Updated: Mar 22
Join local historian and geographer Roger Nash, on a weekly journey through the history of Pallinghurst Woodlands, in five unique posts.
A Medieval overview
From the Roman Anderida and the South Saxon Andredeswald, comes our modern word Weald, the wildwood of medieval England. Providing hunting and fishing for the elite, pannage (use of the forest for summer pasturing of pigs) by transhumance (seasonal migration) of South Saxon farmers, from the coastal plain and downland villages.
Into this came the enterprising and the politicising powers in the land. Slowly but surely the Wealden spoils were divided up with overlaying governance:
the Norman overlords, who took the Saxon rapes and hundreds and created the parishes;
the church who took what land they needed to maintain their clergy, bishops and religious houses;
the lords of the coastal manors who extended their remit,
the iron masters, glassmakers and timber merchants occupying an unregulated niche;
more successful peasantry in Sussex became the yeomen copyhold farmers of the manorial system.
There were no 3-field systems in The Weald, just assarted (enclosed) farmland, manorial commons, and relict wildwood.
Loxwood and Rudgwick were in the Rape of Arundel, its river and castle came into the hands of the ancient Howard family. Within this were the hundreds, the forgotten entity of West Easwrithe, containing Rudgwick, and the more familiar name, Bury, containing Loxwood.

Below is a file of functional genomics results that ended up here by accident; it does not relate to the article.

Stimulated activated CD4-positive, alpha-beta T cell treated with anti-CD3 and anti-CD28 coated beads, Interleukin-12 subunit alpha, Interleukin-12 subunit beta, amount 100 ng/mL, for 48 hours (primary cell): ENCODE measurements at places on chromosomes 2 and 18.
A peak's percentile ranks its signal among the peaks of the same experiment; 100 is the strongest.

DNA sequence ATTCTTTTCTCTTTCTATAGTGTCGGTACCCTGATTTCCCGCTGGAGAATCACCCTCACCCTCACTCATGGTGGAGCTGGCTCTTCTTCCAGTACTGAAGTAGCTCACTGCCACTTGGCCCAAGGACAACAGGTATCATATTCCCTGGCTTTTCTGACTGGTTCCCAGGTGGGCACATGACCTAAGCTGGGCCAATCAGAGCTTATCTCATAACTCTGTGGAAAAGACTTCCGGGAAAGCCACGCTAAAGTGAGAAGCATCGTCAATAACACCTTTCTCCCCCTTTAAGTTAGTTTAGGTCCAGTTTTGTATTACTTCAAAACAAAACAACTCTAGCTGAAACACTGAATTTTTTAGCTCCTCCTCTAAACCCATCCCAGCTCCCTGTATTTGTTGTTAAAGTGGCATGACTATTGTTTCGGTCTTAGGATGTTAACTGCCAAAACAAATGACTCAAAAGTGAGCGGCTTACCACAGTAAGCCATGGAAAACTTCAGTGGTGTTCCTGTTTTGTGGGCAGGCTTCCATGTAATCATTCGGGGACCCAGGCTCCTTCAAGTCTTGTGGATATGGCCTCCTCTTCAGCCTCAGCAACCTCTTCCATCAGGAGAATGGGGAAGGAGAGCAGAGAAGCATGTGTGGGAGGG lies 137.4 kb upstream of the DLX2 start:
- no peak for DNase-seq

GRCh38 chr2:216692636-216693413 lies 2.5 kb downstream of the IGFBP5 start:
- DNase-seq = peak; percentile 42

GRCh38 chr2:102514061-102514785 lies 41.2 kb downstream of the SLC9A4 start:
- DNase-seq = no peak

With patchwork of manors: Pulborough extending up the river to Rudgwick; Dedisham in Slinfold and Rudgwick (the Howards were lord of the manor), Drungewick in Loxwood, including Exfoldwood in Rudgwick and Headsfoldwood in Loxwood, Loxwood manor itself, and a clutch of southern manors such as South Stoke in the Weald (Tismans), Amberley, and so on.
The church: the Abbey of Seez in Arundel had Drungewick. It passed in 1256 to the Bishops of Chichester as a moated summer residence and ‘staurum’ in which were kept oxen, cattle, sheep goats etc, which presumably grazed on the manorial pastures by the river and across the manor until 1560.
Queen Elizabeth I took Drungewick from the Bishops to the crown, subsequently gifted to Sir Edward Onslow and his successors.
Drungewick in 1795
The manor and common of Loxwood was in the hands of the Threels at Greathouse (Loxwood House at Alfold Bars) and their principal farm, Loxwood Place, in the village.
Written by Roger Nash, local historian and geographer, as part of the Sussex Spring Watch programme.